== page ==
Lyme disease is the most commonly reported vector-borne disease in North America, with nearly 30,000 confirmed cases and >8,500 probable cases reported to the CDC in 2009. The etiologic agent, B. burgdorferi is transmitted to humans via Ixodes ticks and spreads hematogenously to cause a systemic disease. The protean nature of this disease lends to difficult clinical diagnosis, so laboratory testing needs to be reliable. An improved diagnostic test for Lyme disease must detect infection: a) early (within 2 weeks of tick bite);b) across multiple B. burgdorferi genospecies, and c) in the different phases of disease. The ability of a diagnostic test to distinguish persistent infection from clinical cure would be an asset as well. New Luminex(R) technology incorporating monospecific antibodies bound to fluorometric beads has allowed for the quantification of multiple proteins within a single sample.
We aim to reverse the process by coupling multiple to the beads for use in the detection of specific antibodies for the diagnosis of Lyme disease. Along with the C6 peptide, the most successful standalone diagnostic antigen for Lyme disease, we have carefully selected four additional antigens (DbpA, OspA, OspC and OppA-2) to incorporate into the initial testing of this platform. Each is broadly immunogenic, but elicits different responses over the course of infection. The overall goal is to produce a single diagnostic test for Lyme disease that is sensitive, specific and detects infection with multiple variants at all stages of disease. The objective of the proposed work is to create a platform test, based on Luminex(R) technology and our knowledge of antibody responses to B. burgdorferi throughout infection, which will overcome the deficiencies of current tests. The central hypothesis is that the combination of select antigens that elicit distinctive host antibody response patterns into a fluorometric bead-based quantitative assay will provide assay sensitivity and specificity exceeding that of current Lyme diagnostics. We propose the following aims (Phase I): (1) Proof of concept: to combine antigens into bead arrays for testing and optimization of sensitivity using monoclonal antibodies and immune serum. The working hypothesis for this aim is that monoclonal antibodies can be used to produce standard curves to determine levels of specific antibody in a clinical sample and to define the dynamic range of detection for each antigen;(2) Proof of feasibility for human use: to test assay specificity compared to standard ELISA using serum from multiple sources, including Lyme disease patients at different phases of disease (early, disseminated, or late- disseminated) versus healthy control patient serum. The working hypothesis for this aim is that by coupling to beads only 5 carefully-selected B. burgdorferi-specific purified antigens, the sensitivity of specific antibody detection will be enhanced without compromising specificity. Following the completion of these aims, in Phase II the diagnostic assay will be optimized, streamlined and tested against standard diagnostic methods currently employed for the diagnosis of Lyme disease.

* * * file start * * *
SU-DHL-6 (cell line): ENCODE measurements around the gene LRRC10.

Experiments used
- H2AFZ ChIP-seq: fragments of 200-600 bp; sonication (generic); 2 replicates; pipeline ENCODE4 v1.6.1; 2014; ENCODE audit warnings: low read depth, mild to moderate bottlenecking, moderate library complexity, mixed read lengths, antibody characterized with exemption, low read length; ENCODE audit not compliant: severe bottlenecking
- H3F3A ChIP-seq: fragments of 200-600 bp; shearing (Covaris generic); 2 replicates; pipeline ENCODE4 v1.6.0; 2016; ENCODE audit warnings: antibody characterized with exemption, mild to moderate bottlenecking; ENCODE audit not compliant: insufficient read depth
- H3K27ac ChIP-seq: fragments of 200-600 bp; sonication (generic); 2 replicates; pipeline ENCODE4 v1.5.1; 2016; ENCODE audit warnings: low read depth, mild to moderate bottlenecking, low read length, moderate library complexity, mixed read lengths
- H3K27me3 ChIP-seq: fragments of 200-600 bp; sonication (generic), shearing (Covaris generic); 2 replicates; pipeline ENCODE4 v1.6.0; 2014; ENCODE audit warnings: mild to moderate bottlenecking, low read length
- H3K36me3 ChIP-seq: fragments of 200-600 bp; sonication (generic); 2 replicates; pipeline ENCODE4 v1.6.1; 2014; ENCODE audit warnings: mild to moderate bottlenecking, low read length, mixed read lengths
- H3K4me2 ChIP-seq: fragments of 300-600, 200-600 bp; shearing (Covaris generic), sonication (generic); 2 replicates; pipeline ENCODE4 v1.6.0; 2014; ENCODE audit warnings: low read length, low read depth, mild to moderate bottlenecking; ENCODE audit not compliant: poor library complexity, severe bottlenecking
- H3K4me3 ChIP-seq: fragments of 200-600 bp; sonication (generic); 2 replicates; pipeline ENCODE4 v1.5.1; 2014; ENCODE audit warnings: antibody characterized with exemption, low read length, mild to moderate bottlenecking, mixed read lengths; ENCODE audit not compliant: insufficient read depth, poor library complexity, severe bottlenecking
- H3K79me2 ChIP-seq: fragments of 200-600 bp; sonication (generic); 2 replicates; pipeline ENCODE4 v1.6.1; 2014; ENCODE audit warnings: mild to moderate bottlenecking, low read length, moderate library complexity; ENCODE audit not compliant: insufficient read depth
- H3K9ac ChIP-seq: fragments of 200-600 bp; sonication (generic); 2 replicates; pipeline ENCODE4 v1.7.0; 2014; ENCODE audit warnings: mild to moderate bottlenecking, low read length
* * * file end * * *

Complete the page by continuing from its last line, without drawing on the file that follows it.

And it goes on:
With over 30,000 cases reported to the Centers for Disease Control and Prevention (CDC) annually, Lyme disease is the most commonly reported vector-borne disease in North America. Infection with the causative agent, Borrelia burgdorferi, results in variable disease manifestations which lends to difficult clinical diagnosis, so laboratory testing needs to be reliable. We aim to use fluorometric bead-based technology to develop a sensitive and specific serological test that can detect infection across multiple B. burgdorferi variants, at all stages of disease, and indicate treatment efficacy.